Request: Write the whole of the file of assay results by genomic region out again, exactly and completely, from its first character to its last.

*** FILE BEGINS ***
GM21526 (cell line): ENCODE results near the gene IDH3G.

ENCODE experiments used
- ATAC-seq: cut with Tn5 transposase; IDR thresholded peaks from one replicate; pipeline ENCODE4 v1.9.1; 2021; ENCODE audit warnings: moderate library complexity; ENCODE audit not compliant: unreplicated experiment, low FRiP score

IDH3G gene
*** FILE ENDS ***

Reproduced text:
GM21526 (cell line): ENCODE results near the gene IDH3G.

ENCODE experiments used
- ATAC-seq: cut with Tn5 transposase; IDR thresholded peaks from one replicate; pipeline ENCODE4 v1.9.1; 2021; ENCODE audit warnings: moderate library complexity; ENCODE audit not compliant: unreplicated experiment, low FRiP score

IDH3G gene